The US Congressional conference committee has sought to condition a significant portion of American funding to Pakistan on a Pentagon certification that the country is taking demonstrable steps against the dreaded Haqqani Network in its territory.
In another significant move, the committee asked the Pentagon to ensure that Pakistan does not use its military aid in persecution of minority groups like Baloch, Sindhis and Hazaras.
The National Defense Authorisation Act (NDAA) 2017, passed on Wednesday by a Congressional conference committee, authorises up to $900 million in coalition support funds for Pakistan. Of this, $400 million has been made contingent upon a certification from the defence secretary.
US defence secretary Ashton Carter refused to give a similar certification to Pakistan this year as a result of which it was not given a $300 million under coalition support fund.
NDAA-2017 “refocuses security assistance to Pakistan on activities that directly support US national security interests and conditions a significant portion of funding on a certification from the secretary of defence that Pakistan is taking demonstrable steps against the Haqqani Network in Pakistani territory,” said senator John McCain.
The conference report (running into more than 3,000 pages) on $618 billion National Defence Authorisation Bill remains concerned about the persecution of groups seeking political or religious freedom in Pakistan, including the Balochi, Sindhi and Hazara ethnic groups, as well as religious groups, including Christian, Hindu and Ahmadiyya Muslims.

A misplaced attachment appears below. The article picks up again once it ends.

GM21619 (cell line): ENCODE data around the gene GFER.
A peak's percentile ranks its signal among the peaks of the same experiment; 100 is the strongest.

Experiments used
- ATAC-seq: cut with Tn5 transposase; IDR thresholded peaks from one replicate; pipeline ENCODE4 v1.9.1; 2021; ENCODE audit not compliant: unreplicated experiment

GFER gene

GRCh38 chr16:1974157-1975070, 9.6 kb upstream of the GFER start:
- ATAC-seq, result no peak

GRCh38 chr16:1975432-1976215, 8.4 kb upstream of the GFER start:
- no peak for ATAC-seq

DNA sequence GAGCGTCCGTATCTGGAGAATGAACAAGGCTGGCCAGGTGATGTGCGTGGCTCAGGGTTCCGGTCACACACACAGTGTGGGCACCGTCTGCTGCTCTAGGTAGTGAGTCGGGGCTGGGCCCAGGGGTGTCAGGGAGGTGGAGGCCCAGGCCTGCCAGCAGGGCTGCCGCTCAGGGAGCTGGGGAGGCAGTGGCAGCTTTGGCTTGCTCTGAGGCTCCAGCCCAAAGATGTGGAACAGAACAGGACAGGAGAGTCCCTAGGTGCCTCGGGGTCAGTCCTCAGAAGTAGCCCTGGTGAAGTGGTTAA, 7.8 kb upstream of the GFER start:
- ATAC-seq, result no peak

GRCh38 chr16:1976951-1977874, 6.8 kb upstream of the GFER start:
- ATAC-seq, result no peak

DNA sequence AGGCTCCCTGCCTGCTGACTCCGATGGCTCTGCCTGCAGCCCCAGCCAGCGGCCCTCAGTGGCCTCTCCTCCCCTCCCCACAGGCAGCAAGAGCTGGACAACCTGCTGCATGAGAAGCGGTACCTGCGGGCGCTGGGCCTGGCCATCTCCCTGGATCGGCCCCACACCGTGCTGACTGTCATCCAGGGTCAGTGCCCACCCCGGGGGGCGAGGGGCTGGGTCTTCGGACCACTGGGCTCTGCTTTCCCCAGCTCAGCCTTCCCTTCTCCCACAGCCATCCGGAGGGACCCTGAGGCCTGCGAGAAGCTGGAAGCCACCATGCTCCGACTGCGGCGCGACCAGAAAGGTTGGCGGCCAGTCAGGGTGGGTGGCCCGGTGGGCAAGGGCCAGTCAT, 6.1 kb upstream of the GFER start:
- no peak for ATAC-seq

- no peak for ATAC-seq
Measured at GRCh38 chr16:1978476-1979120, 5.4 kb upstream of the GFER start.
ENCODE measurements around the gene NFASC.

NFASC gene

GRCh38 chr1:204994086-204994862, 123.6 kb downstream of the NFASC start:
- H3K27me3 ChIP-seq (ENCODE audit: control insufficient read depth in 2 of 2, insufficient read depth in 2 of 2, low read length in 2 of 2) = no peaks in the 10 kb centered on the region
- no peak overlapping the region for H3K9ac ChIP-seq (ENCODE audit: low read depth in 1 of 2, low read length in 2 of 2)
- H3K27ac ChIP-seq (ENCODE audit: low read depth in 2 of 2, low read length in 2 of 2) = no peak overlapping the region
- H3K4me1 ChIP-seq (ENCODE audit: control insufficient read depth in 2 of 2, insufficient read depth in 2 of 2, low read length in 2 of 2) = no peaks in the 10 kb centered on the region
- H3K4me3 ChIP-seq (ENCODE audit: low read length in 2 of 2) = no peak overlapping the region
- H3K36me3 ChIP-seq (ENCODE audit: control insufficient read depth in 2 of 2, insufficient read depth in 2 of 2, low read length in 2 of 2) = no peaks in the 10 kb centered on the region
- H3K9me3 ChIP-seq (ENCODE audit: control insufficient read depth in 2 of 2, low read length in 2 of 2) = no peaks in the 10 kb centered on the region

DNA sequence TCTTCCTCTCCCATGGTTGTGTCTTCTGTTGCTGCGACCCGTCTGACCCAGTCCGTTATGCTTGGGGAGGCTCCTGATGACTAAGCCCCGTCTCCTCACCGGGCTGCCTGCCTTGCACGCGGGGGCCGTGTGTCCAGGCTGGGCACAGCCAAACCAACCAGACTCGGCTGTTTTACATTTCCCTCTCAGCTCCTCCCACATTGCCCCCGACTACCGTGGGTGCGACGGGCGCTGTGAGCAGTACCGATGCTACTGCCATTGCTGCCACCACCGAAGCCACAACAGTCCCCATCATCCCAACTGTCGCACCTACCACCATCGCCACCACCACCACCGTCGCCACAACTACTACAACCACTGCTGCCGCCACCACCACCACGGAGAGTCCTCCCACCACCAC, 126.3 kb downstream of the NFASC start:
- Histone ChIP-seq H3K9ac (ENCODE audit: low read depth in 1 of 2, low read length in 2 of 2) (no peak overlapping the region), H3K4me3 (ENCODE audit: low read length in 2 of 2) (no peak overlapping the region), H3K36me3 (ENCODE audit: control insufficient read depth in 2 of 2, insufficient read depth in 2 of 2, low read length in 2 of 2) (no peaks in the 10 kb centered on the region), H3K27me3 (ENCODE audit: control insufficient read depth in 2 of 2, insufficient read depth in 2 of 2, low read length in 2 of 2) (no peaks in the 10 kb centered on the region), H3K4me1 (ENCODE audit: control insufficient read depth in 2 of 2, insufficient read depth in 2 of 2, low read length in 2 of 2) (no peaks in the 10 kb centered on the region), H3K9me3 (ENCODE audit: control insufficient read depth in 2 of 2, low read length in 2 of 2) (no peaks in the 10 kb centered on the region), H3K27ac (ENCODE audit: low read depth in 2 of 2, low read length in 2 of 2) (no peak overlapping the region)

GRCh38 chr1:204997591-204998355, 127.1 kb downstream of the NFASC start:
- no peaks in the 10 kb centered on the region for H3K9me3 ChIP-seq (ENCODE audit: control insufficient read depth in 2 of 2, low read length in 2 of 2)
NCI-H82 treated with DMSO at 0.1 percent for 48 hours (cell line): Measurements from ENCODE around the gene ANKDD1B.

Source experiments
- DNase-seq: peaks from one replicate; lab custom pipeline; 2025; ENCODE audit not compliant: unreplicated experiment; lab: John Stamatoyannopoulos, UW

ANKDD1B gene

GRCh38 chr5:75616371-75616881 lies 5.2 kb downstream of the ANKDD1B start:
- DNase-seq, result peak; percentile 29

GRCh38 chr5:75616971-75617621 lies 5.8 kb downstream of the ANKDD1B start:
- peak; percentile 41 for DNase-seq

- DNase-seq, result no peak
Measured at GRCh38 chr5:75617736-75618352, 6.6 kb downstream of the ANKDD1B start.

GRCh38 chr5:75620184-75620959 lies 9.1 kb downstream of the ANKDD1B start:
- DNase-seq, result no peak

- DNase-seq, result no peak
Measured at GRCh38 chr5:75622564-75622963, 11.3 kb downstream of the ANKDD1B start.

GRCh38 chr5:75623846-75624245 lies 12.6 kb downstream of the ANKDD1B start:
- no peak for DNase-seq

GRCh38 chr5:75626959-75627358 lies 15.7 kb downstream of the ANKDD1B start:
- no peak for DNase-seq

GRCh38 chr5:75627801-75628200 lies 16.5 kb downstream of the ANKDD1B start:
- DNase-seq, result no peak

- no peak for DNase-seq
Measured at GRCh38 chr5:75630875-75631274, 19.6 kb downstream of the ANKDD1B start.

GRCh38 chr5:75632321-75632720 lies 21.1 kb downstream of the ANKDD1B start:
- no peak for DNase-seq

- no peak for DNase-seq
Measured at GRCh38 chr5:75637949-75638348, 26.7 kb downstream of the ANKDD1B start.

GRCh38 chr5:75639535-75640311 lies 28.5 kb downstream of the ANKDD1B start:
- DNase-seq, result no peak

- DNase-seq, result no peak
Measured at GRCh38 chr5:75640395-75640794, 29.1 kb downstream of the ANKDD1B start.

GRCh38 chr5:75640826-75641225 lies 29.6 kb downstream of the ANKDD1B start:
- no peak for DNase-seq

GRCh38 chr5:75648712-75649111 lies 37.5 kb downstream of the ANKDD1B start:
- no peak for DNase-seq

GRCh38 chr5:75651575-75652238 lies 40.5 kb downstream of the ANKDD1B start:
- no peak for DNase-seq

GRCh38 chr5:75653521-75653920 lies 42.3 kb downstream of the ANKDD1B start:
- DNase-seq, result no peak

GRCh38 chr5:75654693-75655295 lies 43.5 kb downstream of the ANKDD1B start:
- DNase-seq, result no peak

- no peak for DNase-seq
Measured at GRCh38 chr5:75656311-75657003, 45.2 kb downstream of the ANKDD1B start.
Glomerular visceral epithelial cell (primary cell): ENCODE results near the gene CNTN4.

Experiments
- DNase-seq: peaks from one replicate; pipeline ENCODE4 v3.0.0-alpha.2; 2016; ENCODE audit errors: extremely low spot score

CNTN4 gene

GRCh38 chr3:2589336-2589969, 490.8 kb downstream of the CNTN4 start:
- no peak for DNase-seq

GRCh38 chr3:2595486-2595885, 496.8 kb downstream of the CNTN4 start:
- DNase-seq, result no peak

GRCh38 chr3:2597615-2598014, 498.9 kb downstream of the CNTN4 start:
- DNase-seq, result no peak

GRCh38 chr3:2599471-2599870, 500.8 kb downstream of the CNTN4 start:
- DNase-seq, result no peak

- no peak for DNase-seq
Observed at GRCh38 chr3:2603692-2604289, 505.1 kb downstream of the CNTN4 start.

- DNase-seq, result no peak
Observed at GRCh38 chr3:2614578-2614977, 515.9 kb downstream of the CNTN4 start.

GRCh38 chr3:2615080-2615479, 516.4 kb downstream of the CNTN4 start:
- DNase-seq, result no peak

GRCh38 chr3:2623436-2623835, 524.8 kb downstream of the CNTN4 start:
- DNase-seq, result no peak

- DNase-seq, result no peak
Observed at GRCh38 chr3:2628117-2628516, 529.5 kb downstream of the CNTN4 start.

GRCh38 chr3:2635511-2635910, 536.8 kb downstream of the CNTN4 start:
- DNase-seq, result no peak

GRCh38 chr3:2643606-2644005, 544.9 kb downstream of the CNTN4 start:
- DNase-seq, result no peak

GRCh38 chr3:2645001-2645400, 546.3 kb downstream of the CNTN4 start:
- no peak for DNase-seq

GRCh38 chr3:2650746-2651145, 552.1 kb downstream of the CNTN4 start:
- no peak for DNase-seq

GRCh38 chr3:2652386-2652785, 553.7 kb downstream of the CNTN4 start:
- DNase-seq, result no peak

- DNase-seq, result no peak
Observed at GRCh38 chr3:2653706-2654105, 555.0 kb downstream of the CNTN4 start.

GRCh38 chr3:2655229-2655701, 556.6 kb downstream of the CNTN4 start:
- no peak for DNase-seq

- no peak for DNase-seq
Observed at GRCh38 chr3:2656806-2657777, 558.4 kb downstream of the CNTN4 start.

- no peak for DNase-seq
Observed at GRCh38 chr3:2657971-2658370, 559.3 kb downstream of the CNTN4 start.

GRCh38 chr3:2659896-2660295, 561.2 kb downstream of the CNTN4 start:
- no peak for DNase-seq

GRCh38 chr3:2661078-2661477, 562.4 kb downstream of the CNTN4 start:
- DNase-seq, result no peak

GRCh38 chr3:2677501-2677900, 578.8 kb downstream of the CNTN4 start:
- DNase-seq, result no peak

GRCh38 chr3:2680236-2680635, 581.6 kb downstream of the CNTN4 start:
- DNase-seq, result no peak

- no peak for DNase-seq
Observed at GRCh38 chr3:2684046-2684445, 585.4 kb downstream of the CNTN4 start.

The conferees - comprising of members of the house of representative and the senate - believe that the secretary of defence should continue to closely monitor the provision of US security assistance to Pakistan and ensure that it is not using its military or any other assistance to persecute minority groups, the report said.
The NDAA allows for reimbursement of Pakistan for security activities along the Afghanistan-Pakistan border, including providing training and equipment for the Pakistan Frontier Corps in Khyber Pakhtunkhwa.
However, members of the conference committee expressed concern that Pakistan continues to delay or deny visas for US personnel who could assist with the provision of such training.
Given this situation, the report recommended the Pentagon to condition reimbursements for training and equipment with appropriate access by US personnel.
It now needs to be formally passed by the two chambers of the Congress - the house of representatives and the senate - before US President Barack Obama can sign it into a law.